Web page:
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RealNetworks strikes deals with Sony, Universal

The streaming software maker teams with Universal Music and Sony as part of its ongoing effort to be a major player in the online music market.

Streaming software maker RealNetworks today announced partnerships with music giants Universal Music Group and Sony as part of its ongoing effort to be a major player in the online music market.

Music fans will be able to use RealNetworks' RealJukebox software to download songs from Universal's catalog. Fans will be able to play back and store songs by Universal artists such as Aerosmith, Dr. Dre, Nine Inch Nails, Sting and Hank Williams.

RealJukebox will incorporate a Universal-supported secure download format. In addition, Universal will market RealJukebox throughout its sites and offline.

"This alliance augments our ability to reach music consumers and, in essence, it allows us to provide more music to more people," Edgar Bronfman Jr., chief executive of Universal parent Seagram, said in a statement. "Additionally, the alliance underscores our commitment to provide the most compelling consumer music experiences and to protect our artists' vision in the digital age."

Today's announcement coincided with the Computer Electronics Show in Las Vegas.

The announcement also marks the latest in a series of moves by the "Big Five" record labels to provide Net users access to their song catalogs.

Major record labels and technology companies are increasingly on a path toward convergence. Labels need technology companies to gain a stronger foothold on the Web to distribute and promote their artists. At the same time, Web music companies need major artists on their sites to lure users.

Now the two paths are coming together. Earlier this week, online music provider signed a major alliance with Sony Music Entertainment, Universal, BMG Entertainment and Warner Music Group in a deal that included a $97.5 million equity investment. Furthermore, Net music appliances and devices have become one of the centerpieces of this year's Computer Electronics Show in Las Vegas.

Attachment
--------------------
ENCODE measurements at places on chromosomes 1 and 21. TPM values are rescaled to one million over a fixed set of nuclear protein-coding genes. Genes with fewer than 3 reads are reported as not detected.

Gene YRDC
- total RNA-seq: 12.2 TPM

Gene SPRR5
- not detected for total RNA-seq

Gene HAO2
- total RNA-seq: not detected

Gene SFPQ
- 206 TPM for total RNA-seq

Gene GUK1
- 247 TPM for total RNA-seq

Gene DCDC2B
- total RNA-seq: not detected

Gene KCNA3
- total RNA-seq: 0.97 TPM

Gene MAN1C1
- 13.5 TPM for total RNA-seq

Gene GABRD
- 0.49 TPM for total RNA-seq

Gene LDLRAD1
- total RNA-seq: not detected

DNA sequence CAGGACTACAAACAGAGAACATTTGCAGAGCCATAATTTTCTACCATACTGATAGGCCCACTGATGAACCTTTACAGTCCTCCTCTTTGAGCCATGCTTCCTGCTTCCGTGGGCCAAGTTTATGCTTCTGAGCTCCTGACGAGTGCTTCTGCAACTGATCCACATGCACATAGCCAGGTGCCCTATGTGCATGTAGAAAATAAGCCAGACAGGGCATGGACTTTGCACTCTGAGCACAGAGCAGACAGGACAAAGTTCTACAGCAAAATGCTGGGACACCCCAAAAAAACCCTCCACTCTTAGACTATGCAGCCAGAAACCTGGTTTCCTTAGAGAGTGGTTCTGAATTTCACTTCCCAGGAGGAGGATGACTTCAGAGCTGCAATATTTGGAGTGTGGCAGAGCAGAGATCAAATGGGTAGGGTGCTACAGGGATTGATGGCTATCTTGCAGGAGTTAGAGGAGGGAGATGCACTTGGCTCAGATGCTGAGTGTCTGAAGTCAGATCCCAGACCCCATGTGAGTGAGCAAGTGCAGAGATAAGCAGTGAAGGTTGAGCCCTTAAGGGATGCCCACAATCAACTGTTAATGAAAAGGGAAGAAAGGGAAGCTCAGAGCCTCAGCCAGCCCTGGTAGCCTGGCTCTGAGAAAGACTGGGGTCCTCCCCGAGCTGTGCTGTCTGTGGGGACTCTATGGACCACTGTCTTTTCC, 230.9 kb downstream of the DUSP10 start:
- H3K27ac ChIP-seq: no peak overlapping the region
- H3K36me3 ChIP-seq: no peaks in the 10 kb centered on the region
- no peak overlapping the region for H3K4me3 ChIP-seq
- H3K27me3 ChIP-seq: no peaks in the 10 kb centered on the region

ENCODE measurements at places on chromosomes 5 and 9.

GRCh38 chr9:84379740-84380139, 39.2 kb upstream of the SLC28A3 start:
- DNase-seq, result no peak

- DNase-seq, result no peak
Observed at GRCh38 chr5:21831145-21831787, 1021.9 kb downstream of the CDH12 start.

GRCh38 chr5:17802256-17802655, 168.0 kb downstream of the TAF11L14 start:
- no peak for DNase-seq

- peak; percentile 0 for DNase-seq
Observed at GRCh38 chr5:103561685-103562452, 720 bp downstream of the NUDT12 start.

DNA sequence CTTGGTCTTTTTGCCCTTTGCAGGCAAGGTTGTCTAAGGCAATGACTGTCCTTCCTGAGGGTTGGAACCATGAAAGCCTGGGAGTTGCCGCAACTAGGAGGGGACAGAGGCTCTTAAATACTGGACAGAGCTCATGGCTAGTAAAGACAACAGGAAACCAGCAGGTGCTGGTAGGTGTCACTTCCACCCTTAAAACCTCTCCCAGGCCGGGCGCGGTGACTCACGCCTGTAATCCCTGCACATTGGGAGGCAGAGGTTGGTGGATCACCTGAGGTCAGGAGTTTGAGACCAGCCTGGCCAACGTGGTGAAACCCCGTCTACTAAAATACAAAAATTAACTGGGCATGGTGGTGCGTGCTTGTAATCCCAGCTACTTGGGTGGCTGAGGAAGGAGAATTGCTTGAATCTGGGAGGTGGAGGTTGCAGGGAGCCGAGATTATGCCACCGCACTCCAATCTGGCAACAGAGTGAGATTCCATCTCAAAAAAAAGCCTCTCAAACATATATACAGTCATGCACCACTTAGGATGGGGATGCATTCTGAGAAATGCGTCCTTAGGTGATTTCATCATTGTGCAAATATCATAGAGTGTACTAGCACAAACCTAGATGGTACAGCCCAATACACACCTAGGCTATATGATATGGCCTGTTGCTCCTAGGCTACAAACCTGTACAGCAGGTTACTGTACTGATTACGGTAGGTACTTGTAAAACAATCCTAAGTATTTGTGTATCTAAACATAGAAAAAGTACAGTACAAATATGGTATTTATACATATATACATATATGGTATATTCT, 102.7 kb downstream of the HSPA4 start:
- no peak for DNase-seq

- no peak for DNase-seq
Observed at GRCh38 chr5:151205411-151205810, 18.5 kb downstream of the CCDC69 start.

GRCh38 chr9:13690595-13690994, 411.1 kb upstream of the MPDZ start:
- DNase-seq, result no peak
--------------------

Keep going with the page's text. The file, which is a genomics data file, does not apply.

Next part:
But as the music and technology industries revel in their newfound relationships, the online music industry remains a market for tech-savvy early adopters. Piracy concerns remain an issue with the labels, and device manufacturers experienced surprisingly lackluster sales this holiday season.

RealNetworks also said it will begin incorporating Sony's music technologies into RealJukebox, including ATRAC3, its sound compression format, and its OpenMG copyright protection technology. The deal will allow RealJukebox users to transfer music files onto Sony's portable devices such as its Memory Stick Walkman and its VAIO Music Clip.

RealJukebox is an application that converts, or "rips," compact discs and translates them into a digital file format. It also allows listeners to download digital music files off the Internet and transfer their audio files to portable devices.

Along with the new music initiatives, RealNetworks released an upgrade for RealJukebox. Users can now record audio files from RealJukebox onto CDs using technology from Adaptec. In addition, audio files can be downloaded to Iomega's storage products, such as its Zip, Jaz and Clik drives.